Wednesday, July 18, 2012
Thomas Wolfe's Father
Above Les Coleman, Candle Salesman (1995). Photograph by Nancy Fouts. Courtesy the artist.
The following is an entry from Richard S. Kennedy and Paschal Reeves, eds., The Notebooks of Thomas Wolfe. Vol 2. Chapel Hill: University of North Carolina Press, 1970, p. 430—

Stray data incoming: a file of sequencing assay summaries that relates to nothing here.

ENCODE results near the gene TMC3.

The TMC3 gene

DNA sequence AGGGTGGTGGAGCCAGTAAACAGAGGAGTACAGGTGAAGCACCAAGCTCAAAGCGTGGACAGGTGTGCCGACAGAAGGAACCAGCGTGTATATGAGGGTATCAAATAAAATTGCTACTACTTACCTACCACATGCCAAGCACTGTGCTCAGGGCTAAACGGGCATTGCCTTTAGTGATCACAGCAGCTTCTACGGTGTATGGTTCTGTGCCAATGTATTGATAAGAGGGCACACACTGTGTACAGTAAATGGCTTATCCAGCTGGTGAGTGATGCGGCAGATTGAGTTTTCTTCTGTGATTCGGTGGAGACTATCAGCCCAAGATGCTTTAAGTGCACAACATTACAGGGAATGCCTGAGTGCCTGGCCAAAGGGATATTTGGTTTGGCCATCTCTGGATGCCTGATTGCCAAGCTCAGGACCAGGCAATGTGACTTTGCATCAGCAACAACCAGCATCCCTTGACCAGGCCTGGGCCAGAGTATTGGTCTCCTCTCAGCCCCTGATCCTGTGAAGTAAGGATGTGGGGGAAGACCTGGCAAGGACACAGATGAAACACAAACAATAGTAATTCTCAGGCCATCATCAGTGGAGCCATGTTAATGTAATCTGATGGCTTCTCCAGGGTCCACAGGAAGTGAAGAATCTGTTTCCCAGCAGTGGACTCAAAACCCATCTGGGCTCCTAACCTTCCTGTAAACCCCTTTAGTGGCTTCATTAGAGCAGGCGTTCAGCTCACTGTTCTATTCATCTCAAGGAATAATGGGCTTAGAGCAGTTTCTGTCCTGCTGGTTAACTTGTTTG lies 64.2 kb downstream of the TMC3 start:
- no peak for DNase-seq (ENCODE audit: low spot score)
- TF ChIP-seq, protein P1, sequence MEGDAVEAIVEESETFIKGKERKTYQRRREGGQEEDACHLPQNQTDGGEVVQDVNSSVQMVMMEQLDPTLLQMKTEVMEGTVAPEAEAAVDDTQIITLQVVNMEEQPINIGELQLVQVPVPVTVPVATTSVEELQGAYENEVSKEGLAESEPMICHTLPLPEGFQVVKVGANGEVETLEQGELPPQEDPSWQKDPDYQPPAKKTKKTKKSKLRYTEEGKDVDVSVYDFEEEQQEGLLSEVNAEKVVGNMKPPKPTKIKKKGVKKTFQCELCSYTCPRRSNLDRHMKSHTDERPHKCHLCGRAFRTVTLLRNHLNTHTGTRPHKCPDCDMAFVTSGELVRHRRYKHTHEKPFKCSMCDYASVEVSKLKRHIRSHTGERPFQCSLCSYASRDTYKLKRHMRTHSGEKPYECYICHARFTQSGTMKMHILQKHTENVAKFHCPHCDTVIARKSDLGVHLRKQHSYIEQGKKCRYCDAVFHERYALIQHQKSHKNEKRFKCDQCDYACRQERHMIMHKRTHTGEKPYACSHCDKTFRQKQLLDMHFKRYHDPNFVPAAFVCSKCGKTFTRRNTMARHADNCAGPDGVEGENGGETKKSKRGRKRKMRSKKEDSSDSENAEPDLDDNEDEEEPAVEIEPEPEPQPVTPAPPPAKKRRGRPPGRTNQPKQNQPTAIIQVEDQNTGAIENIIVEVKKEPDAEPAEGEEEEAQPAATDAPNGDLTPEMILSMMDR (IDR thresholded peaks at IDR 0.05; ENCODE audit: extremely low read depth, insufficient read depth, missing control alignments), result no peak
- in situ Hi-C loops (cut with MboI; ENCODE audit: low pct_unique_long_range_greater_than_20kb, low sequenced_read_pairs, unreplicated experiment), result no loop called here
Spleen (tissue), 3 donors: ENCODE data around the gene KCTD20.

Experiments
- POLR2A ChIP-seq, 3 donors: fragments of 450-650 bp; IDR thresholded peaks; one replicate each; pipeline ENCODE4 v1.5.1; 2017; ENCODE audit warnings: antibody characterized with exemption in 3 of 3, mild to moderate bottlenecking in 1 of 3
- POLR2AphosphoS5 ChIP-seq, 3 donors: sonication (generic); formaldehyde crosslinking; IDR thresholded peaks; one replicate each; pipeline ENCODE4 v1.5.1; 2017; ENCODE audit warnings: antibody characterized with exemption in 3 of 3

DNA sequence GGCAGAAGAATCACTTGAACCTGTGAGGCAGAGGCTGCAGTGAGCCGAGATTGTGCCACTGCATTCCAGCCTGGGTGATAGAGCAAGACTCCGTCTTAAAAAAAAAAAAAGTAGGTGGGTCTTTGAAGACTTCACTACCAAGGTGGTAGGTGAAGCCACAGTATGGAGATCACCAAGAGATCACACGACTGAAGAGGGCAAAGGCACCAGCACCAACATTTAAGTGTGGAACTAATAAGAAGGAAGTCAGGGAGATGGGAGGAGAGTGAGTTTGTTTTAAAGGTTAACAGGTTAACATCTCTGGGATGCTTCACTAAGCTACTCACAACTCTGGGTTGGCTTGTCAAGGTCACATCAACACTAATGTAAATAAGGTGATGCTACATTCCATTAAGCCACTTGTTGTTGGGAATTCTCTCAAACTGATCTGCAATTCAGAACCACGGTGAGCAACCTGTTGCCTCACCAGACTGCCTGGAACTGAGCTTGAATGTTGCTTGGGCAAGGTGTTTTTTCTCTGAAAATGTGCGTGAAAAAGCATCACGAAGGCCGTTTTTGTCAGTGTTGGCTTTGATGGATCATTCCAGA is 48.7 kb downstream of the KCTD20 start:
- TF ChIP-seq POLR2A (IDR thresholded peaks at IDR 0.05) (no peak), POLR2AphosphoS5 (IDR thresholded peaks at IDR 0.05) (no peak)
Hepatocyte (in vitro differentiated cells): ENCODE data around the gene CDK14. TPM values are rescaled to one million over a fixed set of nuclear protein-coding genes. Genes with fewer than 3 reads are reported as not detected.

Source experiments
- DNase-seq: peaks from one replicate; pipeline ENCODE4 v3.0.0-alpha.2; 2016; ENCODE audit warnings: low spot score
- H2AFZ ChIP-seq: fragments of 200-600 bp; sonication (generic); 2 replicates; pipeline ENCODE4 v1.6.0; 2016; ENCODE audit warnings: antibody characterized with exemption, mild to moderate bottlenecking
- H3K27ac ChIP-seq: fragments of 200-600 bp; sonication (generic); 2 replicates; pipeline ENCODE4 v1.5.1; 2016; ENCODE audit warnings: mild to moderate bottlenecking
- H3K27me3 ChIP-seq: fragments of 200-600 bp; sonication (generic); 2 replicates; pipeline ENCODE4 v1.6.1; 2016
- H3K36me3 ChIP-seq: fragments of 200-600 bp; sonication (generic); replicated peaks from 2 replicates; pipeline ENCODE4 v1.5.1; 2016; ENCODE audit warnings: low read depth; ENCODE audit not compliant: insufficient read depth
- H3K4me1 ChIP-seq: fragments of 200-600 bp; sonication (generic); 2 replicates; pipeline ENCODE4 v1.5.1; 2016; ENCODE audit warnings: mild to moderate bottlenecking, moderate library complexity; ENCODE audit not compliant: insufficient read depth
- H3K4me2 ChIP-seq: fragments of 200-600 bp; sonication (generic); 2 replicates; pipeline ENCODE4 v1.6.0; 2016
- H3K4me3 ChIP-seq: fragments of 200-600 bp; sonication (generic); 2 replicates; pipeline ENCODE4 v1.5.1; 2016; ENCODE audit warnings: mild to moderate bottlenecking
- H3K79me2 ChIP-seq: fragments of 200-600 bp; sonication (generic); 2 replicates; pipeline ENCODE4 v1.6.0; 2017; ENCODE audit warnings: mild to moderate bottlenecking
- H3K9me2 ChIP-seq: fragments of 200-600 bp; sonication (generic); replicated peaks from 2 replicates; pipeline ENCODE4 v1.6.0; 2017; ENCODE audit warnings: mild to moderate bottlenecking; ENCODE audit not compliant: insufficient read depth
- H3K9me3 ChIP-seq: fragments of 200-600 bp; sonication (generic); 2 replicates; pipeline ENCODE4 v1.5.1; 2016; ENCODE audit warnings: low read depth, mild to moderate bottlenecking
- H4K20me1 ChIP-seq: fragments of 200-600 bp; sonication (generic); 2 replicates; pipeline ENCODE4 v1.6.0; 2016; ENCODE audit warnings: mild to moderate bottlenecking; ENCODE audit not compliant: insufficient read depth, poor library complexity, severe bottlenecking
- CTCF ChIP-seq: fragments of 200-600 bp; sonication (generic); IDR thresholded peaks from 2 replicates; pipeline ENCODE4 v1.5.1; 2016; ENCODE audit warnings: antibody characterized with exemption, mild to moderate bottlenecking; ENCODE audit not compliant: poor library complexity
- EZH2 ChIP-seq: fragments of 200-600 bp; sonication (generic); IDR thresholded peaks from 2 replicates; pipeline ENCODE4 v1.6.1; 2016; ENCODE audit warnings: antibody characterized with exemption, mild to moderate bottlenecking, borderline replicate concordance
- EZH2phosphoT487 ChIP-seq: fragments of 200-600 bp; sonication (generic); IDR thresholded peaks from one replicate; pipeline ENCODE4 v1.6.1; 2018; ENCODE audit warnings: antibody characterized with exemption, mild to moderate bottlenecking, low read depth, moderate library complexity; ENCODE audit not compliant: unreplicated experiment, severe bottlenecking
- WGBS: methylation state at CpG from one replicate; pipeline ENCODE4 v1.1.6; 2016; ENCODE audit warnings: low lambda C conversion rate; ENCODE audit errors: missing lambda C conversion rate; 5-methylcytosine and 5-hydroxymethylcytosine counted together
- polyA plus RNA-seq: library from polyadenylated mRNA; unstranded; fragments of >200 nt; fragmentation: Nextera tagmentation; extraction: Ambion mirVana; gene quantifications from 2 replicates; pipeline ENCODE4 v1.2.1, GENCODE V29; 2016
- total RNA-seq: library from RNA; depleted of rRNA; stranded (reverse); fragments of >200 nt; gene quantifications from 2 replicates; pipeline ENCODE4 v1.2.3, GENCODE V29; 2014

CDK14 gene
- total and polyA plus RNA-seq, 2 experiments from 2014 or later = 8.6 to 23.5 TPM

You should have known Daddy. He was the only person I have ever known who was as grand as you. He had the wild thing in him, that's what killed him. He had the most beautiful smile, the corners of his mouth and his whole face seemed to turn up and it was just as if someone had turned on a light. He was always making a joke to make people feel good: he said the funniest things, you never knew anything like it in your life; I know one time when Jessie Huge and I were going to art school together she got awfully blue because she couldn't finish the drawing she was working on. She came home with me one day and cried as if her heart would break. Daddy came in and put his arms about her and said "What's the matter?" Jessie said "I can't draw." Daddy said "Ah, my dear but you can attract." I remember he got us both to laughing so we forgot all about the drawing. He was always doing things like that.